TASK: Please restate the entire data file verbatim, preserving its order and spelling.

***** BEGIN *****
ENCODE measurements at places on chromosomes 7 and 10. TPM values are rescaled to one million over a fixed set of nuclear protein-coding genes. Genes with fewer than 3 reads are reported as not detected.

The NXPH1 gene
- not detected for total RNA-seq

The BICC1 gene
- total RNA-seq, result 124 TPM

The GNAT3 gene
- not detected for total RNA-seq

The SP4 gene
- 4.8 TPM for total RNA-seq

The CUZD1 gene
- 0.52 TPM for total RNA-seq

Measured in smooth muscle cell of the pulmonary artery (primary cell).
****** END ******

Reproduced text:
ENCODE measurements at places on chromosomes 7 and 10. TPM values are rescaled to one million over a fixed set of nuclear protein-coding genes. Genes with fewer than 3 reads are reported as not detected.

The NXPH1 gene
- not detected for total RNA-seq

The BICC1 gene
- total RNA-seq, result 124 TPM

The GNAT3 gene
- not detected for total RNA-seq

The SP4 gene
- 4.8 TPM for total RNA-seq

The CUZD1 gene
- 0.52 TPM for total RNA-seq

Measured in smooth muscle cell of the pulmonary artery (primary cell).